Winter weather can cause a wide variety of hazardous road conditions, making driving dangerous and increasing the possibility of an accident occurring. Black ice, heavy snowfall, roads that have not been cleared of snow and other bad driving conditions can all make it more difficult to control your vehicle and avoid an accident. When it comes to filing a claim for a weather related accident, insurance companies may make some allowances for road conditions, but it remains the driver’s responsibility to take appropriate precautions when driving during the winter.
When an insurance company determines fault, all circumstances of the accident are reviewed. This includes things like inclement weather or bad road conditions. If your car slides through an intersection or into another vehicle, or if you lose control and go off the road as a result of slick surfaces, you may feel that it is the road and not the driver at fault.
Unfortunately, in the eyes of an insurance company, it remains the driver’s responsibility to keep the vehicle under control no matter what the road conditions. Although icy roads can definitely contribute to an accident and no driver can be expected to control the weather, drivers must take extra precautions when driving in these conditions in order to avoid an accident.
While legal charges (as of a result of an accident) may be waived due to road conditions, insurance companies must always determine fault. When it comes to Ontario auto insurance, the Fault Determination Rules are always used by the insurance companies to decide who is at fault, regardless of road and weather conditions. In other provinces, insurance companies may use their own fault determination system. In most cases, the road conditions will not clear the driver of any fault in the accident.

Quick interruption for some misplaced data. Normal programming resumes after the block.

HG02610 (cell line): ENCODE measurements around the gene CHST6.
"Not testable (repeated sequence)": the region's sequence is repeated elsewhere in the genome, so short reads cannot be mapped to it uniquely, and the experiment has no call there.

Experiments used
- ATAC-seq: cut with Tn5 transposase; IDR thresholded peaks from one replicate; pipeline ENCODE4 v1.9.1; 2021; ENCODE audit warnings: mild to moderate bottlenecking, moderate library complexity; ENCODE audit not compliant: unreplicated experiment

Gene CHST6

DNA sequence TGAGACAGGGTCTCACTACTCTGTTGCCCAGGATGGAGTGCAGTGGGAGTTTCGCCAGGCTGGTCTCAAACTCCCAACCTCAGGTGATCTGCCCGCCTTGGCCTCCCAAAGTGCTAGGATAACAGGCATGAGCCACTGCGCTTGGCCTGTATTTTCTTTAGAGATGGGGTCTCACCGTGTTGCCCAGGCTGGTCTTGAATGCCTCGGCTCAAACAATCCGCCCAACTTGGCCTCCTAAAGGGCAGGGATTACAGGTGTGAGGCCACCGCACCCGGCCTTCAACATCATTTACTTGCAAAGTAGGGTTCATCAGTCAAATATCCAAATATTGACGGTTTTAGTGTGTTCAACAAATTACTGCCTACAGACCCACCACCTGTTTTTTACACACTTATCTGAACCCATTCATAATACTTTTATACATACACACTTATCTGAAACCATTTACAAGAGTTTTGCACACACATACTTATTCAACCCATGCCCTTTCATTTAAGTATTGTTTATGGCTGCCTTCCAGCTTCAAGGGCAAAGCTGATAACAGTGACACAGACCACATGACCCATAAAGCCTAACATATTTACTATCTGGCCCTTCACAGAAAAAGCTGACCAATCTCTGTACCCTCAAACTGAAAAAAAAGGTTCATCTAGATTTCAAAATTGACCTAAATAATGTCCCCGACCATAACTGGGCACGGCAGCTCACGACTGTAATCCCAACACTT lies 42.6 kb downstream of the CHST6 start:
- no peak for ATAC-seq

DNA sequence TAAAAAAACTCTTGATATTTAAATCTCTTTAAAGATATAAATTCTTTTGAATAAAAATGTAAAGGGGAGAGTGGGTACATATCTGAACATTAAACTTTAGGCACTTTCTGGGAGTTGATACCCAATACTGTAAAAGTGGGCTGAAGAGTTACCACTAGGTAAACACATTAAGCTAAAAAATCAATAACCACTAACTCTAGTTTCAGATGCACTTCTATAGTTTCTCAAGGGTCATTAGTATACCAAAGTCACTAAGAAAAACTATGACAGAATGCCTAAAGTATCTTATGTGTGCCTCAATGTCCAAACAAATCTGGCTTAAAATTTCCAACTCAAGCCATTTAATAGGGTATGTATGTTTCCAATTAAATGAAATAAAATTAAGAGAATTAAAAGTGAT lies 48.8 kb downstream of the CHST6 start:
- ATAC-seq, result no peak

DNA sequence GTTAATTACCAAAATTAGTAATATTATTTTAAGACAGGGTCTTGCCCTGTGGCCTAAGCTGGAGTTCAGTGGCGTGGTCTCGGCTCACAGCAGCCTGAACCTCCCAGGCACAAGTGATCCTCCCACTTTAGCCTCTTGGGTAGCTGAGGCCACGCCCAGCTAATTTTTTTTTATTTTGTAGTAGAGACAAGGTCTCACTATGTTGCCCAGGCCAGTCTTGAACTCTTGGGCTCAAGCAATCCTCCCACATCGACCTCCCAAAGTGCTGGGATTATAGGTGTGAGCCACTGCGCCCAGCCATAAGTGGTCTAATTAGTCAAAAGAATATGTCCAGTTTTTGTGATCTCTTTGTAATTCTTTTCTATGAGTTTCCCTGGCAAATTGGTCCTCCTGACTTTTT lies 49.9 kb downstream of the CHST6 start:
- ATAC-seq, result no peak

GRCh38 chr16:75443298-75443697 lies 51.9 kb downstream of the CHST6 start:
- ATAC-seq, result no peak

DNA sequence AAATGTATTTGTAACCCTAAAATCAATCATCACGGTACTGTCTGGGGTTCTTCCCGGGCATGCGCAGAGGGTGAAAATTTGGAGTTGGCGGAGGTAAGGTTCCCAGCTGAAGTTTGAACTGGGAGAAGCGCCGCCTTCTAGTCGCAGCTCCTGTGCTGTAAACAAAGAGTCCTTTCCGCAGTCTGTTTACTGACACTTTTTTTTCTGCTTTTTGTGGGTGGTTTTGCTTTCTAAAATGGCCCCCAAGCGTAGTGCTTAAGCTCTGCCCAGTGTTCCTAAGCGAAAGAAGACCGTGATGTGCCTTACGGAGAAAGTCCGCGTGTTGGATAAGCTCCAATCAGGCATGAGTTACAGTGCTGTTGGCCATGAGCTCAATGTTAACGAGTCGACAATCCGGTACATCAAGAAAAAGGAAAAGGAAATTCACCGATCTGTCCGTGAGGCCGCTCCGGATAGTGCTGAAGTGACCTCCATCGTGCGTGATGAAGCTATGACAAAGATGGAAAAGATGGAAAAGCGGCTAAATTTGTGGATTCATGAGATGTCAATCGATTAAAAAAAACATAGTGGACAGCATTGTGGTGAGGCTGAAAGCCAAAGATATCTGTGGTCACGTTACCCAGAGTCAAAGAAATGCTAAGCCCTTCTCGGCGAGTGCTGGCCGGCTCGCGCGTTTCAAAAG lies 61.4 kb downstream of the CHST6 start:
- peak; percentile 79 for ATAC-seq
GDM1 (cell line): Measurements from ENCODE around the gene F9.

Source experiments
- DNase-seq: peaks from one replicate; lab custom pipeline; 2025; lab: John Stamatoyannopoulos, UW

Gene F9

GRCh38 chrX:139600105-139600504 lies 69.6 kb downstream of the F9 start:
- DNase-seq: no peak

In some cases, a 50-50 fault determination may be made and this might be the case when two cars collide due to both drivers losing control because of inclement weather or road conditions. This does not, however, clear either driver of fault; it only acknowledges that the fault was shared.
What Happens after Fault is Determined
If you are determined to be at-fault in an accident and you feel that the determination is wrong, you have the right to appeal the decision. You may cite bad weather or road conditions as the reason why you feel you are not at fault, but the insurance company will not use this alone as a determining factor. Unless you can show that another party was at fault, the determination will likely stand.
The insurance company may acknowledge that the road conditions bear some of the blame for the accident occurring, but it is the driver who may be faced with an insurance increase. Unfortunately, there is no lenience in terms of removing a weather-related accident from a driver’s insurance record. The accident will likely be treated the same for any at-fault accident, no matter what the contributing factors. If you’re insurance premium is high as a result of an accident, it may be time to shop around for car insurance quotes.
Avoiding a Winter Accident
The best way to avoid a claim that could drive rate increases during the winter is to be prepared for the bad road conditions that accompany the winter months. Be sure to winterize your car to avoid engine trouble that could cause you to lose control of the car and switch to a windshield fluid containing antifreeze to keep windows clear. Check your tires and use appropriate winter models during the snowy months and carry chains if you plan to drive through mountainous areas. Clean your headlights and all windows and mirrors to clear off the dirt that can build up during snowy months and defrost windows completely before leaving home.
When on the road, be sure to drive slowly and carefully and allow extra stopping distance, should the vehicle slide, giving you more time to gain control of the car. If the road conditions are very bad, it is usually best to stay off the road altogether.
Insurance companies do understand that sometimes the weather and road conditions can take control of a vehicle out of the driver’s hands. Unfortunately, someone must still carry the responsibility for an accident. When you decide to get behind the wheel of your car, you accept the responsibility for what happens while you are driving. Make sure you are aware of the potential dangers on the road from ice, snow and winter weather before driving. If you’re uncomfortable driving to your destination, it’s best to stay where you are or seek alternative transportation.